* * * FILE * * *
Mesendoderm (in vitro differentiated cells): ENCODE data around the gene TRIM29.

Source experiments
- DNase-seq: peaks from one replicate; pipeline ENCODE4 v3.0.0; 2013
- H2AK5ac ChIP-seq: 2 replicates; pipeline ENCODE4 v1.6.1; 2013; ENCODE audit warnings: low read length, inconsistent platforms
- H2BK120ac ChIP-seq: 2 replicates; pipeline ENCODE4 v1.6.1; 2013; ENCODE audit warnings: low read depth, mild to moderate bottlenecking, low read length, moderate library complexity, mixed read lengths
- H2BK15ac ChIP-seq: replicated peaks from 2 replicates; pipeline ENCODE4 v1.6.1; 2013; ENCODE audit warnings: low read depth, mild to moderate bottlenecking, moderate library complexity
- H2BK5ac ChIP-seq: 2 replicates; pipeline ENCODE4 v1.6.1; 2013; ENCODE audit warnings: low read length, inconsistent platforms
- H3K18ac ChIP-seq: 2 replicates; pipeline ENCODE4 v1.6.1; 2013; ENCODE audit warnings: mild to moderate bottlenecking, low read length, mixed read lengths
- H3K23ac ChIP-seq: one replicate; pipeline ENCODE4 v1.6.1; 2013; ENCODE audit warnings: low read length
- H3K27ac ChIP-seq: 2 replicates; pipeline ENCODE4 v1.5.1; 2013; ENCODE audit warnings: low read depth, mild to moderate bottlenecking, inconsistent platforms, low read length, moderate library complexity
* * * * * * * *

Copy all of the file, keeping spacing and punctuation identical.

Mesendoderm (in vitro differentiated cells): ENCODE data around the gene TRIM29.

Source experiments
- DNase-seq: peaks from one replicate; pipeline ENCODE4 v3.0.0; 2013
- H2AK5ac ChIP-seq: 2 replicates; pipeline ENCODE4 v1.6.1; 2013; ENCODE audit warnings: low read length, inconsistent platforms
- H2BK120ac ChIP-seq: 2 replicates; pipeline ENCODE4 v1.6.1; 2013; ENCODE audit warnings: low read depth, mild to moderate bottlenecking, low read length, moderate library complexity, mixed read lengths
- H2BK15ac ChIP-seq: replicated peaks from 2 replicates; pipeline ENCODE4 v1.6.1; 2013; ENCODE audit warnings: low read depth, mild to moderate bottlenecking, moderate library complexity
- H2BK5ac ChIP-seq: 2 replicates; pipeline ENCODE4 v1.6.1; 2013; ENCODE audit warnings: low read length, inconsistent platforms
- H3K18ac ChIP-seq: 2 replicates; pipeline ENCODE4 v1.6.1; 2013; ENCODE audit warnings: mild to moderate bottlenecking, low read length, mixed read lengths
- H3K23ac ChIP-seq: one replicate; pipeline ENCODE4 v1.6.1; 2013; ENCODE audit warnings: low read length
- H3K27ac ChIP-seq: 2 replicates; pipeline ENCODE4 v1.5.1; 2013; ENCODE audit warnings: low read depth, mild to moderate bottlenecking, inconsistent platforms, low read length, moderate library complexity